Pretty often at ESP, we receive messages and photos from people who have become serious collectors of our guitars. In all of our years, though, we never have been made aware of an ESP collection as impressive as that of Scott Campbell’s. Based in Charlotte, North Carolina, Scott describes his guitar playing abilities as “fair to partly cloudy”. In fact, his primary instrument is drums (which, as will be no surprise, he also collects).
After Scott sent in some photos which had us all dropping our respective jaws, we contacted him to find out more about what goes into building a collection such as his.
Your collection is one of the best we’ve ever seen. Perhaps the very best.
What got you into collecting ESPs?
I'm in my early 40's, so I grew up listening to the musical genius of Dokken/Lynch Mob, Queensrÿche, Loudness, and on and on. By nature, I'm a researcher, and as an investigator, I often tend to look closer to the details others may miss. Call it timing, luck, creativity, the internet, whichever… I've apparently developed a knack for finding instruments I have a true passion for, which happens to be vintage ESP guitars.
How did you get started with all of this?
Honestly, it all started when I bought a 1990 Kamikaze IV banana headstock for one of my four children. I can't even tell you how I came upon it, but I found it on the Internet, and it sparked a memory and a desire that had otherwise disappeared in my brain. When I was met with the response of "it's obnoxious and heavy", I gladly took it to be my own. After conducting a little more research on that particular guitar, I quickly learned how rare it was to find a banana headstock Kamikaze IV, and the rest is history.
What’s the secret for collectors to find and buy the guitars they really want?
First, really research and know the history of what you’re looking at. Know it like the back of your hand. I’m certainly not an appraiser, but I know more about the guitars I collect than anyone. You have to have a passion for it. I’m not looking for any run of the mill instruments. Kamikazes for example… knowing what to look for in the color codes. A certain shade for the prototypes, and how the graphics are laid out, the Floyd Rose. When I see them posted online, I’m looking for that stuff. It’s also important to have an understanding of the fundamentals and history of ESP.
We're sure there are a lot of details to keep in mind.
Yes. Am I looking for a Sunburst Tiger, or a Purple Burst Tiger, but with which headstock? Reverse with the matching paint scheme, or first-run non-reverse with a natural headstock? People are amazed and ask, “How can I find one?” I have two! Most of all, you have to have the passion for it.
What kind of guitars do you keep an eye out for specifically?
The rarer, the better. I didn’t have another M-1 Tiger, but then I found one with the square heel and full headstock. For me, the Kamikaze II is the holy grail.
Tell us about some of the more interesting guitars in your collection.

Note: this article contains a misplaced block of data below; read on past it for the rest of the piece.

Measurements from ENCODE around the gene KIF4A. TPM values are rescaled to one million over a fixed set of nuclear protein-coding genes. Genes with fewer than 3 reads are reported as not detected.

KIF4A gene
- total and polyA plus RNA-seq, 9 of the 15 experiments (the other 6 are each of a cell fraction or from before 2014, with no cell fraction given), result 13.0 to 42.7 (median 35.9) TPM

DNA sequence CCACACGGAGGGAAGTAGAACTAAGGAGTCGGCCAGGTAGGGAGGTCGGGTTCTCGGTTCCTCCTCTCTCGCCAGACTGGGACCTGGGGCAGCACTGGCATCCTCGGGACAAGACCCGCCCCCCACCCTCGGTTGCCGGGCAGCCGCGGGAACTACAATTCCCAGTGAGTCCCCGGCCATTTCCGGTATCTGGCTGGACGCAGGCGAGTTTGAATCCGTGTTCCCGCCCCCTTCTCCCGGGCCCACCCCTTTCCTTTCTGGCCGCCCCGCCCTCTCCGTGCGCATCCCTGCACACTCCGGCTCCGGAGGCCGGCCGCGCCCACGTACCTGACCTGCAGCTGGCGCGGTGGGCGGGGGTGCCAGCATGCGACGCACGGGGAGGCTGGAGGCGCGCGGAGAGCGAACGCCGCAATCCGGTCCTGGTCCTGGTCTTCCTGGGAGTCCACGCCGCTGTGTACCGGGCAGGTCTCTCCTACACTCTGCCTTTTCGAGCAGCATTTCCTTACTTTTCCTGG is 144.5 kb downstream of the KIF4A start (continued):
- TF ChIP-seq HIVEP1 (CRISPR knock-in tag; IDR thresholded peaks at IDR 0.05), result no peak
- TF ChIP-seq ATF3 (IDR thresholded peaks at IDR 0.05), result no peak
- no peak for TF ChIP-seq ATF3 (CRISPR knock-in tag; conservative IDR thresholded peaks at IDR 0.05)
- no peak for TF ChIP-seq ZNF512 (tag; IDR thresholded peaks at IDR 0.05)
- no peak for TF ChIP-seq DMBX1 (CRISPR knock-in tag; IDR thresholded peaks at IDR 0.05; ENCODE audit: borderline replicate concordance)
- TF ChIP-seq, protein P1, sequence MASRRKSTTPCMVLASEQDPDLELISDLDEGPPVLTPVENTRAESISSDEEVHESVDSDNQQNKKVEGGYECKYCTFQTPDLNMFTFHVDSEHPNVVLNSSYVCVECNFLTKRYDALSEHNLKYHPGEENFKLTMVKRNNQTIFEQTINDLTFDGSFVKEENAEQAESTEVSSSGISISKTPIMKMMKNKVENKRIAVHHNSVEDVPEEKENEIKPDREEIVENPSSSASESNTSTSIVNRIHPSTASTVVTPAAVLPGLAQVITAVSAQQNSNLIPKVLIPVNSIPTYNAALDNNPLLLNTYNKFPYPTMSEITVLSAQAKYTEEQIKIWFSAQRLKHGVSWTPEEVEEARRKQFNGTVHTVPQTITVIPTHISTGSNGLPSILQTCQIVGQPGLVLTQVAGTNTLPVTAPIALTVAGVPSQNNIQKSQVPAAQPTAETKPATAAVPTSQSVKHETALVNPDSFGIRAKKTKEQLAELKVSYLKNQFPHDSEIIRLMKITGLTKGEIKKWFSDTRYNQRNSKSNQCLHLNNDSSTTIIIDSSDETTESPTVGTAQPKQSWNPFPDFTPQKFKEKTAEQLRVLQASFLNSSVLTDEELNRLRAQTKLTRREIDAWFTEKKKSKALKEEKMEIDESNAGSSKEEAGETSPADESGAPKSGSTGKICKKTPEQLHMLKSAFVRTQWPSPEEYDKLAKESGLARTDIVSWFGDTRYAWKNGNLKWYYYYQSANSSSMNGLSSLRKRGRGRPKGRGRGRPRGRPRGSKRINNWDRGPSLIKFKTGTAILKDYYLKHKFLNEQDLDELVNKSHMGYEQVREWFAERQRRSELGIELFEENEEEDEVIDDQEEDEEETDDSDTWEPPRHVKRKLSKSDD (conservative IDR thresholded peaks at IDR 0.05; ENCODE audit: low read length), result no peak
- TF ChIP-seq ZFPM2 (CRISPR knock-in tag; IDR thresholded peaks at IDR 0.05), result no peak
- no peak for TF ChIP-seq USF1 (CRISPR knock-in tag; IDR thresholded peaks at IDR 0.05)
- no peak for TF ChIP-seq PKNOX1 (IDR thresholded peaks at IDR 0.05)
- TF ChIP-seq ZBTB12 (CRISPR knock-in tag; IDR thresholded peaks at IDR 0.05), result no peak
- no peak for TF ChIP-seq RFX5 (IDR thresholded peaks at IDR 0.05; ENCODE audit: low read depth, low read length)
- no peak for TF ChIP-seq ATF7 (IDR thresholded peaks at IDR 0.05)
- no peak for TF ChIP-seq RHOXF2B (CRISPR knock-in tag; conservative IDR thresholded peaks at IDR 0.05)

There’s the GL-1 (pre Kamikaze I) from 1987 with a build sheet confirming it's #1 of 808. It's also signed by all four original members of Dokken, and I have the pictures of them doing so behind stage after a show. It's the only GL I'm aware of where the serial number stamped in the fretboard actually matches the manufacturers date on the tag.
I have a Kamikaze IV "8 Tooth”. George and I have talked about this one, and we believe it's the one he used in the Dokken "Walk Away" video during the solo shots. It's scalloped from around the 14th/15th fret and up, Kami paint scheme front and back, and the Kanji Japanese inlays up the neck as fret markers. I have three other Kamikaze IVs: a reverse banana with maple fretboard (super rare from 1989/90), a reverse banana with ebony fretboard (even rarer from 1989/90), and a 6-tooth sawtooth headstock signature series from 2006 or so.
We see you also have some rare ESPs that aren’t George Lynch models. Tell us about them.
I have some Queensrÿche guitars, including the Empire-D (original from 1990), the Empire-W (original from 1990, which was reportedly played during Empire tour), a Graffiti Mirage hand-painted by artist Gene Harrison for Chris DeGarmo, a Graffiti M-II NTB also painted by Gene Harrison for 48th Street. This is the same pattern as the one Whip played during the Empire video, except this has the silver background, not the black.
I have Stephen Carpenter’s first ESP NTB, which is pearl white with the infamous "fuct" sticker still on the back of the neck. He used it exclusively to record the first two Deftones albums. He’s mentioned the same guitar in several interviews where he threw this guitar out into the crowd in Ohio after being a little blitzed on stage and getting a little too far into the music. There’s also Loudness’s Akira Takasaki’s Ferrari Red "pre-mirror" random star. I believe it’s from 1983.
It’s just amazing. What do you intend on doing with this awesome ESP collection?
I've come across some incredible ESPs, but these guitars are actually starting to find me. I'm not sure if it's word of mouth through the ESP forums, or just looking at the right sites with the listings at the exact right time, or what. But I've been pondering building a "rock museum" or perhaps creating a road show/exhibit type scenario essentially to share and preserve the history of 80s/90s rock/metal and in some way, forward my experience to other people who were not fortunate enough to grow up during a time that is most likely never to exist again.